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Sunday, November 19, 2006

A Remembrance of Kurt Sontheimer

Scott Horton

On a recent trip to Germany, I learned of the death last year in Murnau of the great Munich-based political scientist Kurt Sontheimer. There are a number of teachers and mentors who introduced me to the world of political theory and philosophy. One of them, Sandy Levinson, is among the most industrious contributors to this blog space. However, Kurt Sontheimer was the first. The fact that I learned only this week of his death reminds me how detached I have become from the language and educational institutions of my youth; it reminds me of a lost world filled with intellectual inquiry and peace. I felt a doubled loss.

Kurt Sontheimer was always enshrouded in a quiet, unpretentious greatness. Arrogance and wit are pretty commonplace at universities in almost any society. But Sontheimer was always the other end of that spectrum. He reflected humility and an appreciation of the worth of all those about him. I don't recall ever having had another professor who quite managed to pull this off. One day, slated for one of the innumerable teach-ins that dotted the leftist landscape of German universities in the seventies, a young woman stood up and began to deliver a spontaneous diatribe on state monopoly capitalism in the midst of one of Sontheimer's lectures. I had seen this same sort of stunt used many times to bring the teaching process to a grinding halt. However, Sontheimer listened patiently to what the young woman had to say and then addressed her in a calm, respectful way. I can't remember exactly what words he used, but the sense he conveyed was simple – he fully welcomed her and her right to voice opinions. He would be delighted to engage her in a debate if that is what she wanted. Perhaps she could suggest when that might be scheduled? The would-be provocateur slid back into her seat not quite knowing what to do. She had been fishing for a confrontation. What she got back was respect. She didn't know quite what to make of it.

This was the essence of Sontheimer, a man who not only articulated the values of a liberal democracy, but really, sincerely, believed them. I learned from Sontheimer that even in the crazy world of Germany between the wars there had been determined souls who carried the banner of liberal society – I learned of Max Weber, Theodor Heuss, Hannah Arendt and then always his sentimental favorite, Thomas Mann. Sontheimer's book on the pilgrimage of Thomas Mann from cultural conservatism to liberal and humanitarian values is a classic.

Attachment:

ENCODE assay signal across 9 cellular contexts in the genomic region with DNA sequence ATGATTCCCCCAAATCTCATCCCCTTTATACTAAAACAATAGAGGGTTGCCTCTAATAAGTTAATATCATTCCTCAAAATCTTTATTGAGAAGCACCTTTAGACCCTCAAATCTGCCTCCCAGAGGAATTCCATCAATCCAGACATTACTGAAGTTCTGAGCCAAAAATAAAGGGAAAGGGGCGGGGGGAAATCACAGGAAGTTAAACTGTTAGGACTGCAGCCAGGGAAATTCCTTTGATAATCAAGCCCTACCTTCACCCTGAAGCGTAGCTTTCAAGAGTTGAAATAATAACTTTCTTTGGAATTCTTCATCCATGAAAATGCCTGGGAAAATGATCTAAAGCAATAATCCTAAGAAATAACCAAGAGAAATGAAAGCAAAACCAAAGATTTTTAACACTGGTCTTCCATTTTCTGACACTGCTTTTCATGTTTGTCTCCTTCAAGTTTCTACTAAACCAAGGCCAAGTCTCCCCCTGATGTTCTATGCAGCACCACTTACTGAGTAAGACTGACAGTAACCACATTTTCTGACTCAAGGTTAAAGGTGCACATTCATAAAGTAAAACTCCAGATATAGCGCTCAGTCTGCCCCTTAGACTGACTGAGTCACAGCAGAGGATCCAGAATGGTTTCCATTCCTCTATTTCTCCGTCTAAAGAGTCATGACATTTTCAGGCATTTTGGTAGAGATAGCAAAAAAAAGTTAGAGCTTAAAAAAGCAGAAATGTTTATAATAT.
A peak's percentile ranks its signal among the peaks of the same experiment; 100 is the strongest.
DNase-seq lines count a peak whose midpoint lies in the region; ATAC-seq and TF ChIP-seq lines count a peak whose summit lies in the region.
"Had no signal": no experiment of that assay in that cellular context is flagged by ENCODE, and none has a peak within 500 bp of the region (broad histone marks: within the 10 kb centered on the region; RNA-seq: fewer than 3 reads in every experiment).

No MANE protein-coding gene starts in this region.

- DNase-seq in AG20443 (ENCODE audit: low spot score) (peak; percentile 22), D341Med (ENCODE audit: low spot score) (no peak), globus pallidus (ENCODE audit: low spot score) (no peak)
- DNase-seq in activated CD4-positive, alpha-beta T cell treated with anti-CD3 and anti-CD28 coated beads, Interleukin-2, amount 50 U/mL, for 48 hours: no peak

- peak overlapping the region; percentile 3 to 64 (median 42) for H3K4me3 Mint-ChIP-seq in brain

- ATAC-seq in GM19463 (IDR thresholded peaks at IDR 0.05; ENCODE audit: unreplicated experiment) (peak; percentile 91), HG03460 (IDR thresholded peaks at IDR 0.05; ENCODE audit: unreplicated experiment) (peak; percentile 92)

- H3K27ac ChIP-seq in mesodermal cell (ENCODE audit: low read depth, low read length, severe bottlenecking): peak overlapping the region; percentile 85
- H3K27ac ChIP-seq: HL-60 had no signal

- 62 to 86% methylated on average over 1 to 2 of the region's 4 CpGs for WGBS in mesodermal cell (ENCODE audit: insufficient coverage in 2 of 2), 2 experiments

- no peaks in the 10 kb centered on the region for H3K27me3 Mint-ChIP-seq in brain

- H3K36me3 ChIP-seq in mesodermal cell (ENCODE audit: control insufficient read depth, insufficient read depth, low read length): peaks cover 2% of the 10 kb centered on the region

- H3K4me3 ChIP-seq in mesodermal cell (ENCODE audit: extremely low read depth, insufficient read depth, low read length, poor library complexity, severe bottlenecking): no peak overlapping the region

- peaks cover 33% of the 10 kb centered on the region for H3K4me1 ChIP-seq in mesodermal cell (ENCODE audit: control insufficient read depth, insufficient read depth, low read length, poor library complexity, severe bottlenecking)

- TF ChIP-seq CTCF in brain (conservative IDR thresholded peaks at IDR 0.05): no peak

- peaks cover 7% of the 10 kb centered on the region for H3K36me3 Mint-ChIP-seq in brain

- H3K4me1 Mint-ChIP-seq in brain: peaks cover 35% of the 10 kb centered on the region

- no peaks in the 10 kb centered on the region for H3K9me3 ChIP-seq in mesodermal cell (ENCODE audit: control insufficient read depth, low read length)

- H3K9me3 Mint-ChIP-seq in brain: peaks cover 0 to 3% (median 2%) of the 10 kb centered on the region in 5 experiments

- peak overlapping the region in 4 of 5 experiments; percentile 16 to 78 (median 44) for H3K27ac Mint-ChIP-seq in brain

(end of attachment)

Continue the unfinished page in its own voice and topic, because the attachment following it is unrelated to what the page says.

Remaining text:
Sontheimer's last work, which in my eye seems still not quiet complete at the time of its publication, on the eve of his death, is an extended essay on Hannah Arendt. It is a warm and intensely human portrait of Arendt but throughout this work, I see an engagement not just with Arendt's times and works but with our own times. Sontheimer is deeply worried about a process of demonization and the erosion of rights. He is adamant that the "right to have rights" belongs to all human beings; he is convinced that this is a fundamental element of the legacy of the Second World War. The attack on this value he views as an imminent threat, capable of unleashing great harm.

Particularly significant is his extended discussion of Arendt's concern for the constitutional crisis of Watergate and the Pentagon Papers – a crisis provoked by the assertion of robust and unrestrained presidential powers. Sontheimer clearly sees that this struggle is being rerun in America today, with consequences potentially far more grave for America and the world. And he sees the impassioned, patriotic engagement of Arendt as critical. "I want to understand" is the Leitmotiv of Arnedt's famous interview with Günter Gaus. But in the end this is an understanding that aims at intervention and engagement, an informed engagement. Our political conduct must be directed to a simple end, namely to make our country and our world something that we can love, something worthy of the humanity that it houses. This describes Arendt, but also Kurt Sontheimer.

In her remembrance of Karl Jaspers, delivered at the University of Basel on March 4, 1969, Hannah Arendt said: "That which may be simultaneously the most fleeting and the greatest about a human being is his spoken word and sudden gesture, which dies with him; but it behooves us that we remember them." The greatness of this man, Kurt Sontheimer, was, I think, in small things. But it was nevertheless a greatness. It enriched my life and I am thankful for it.

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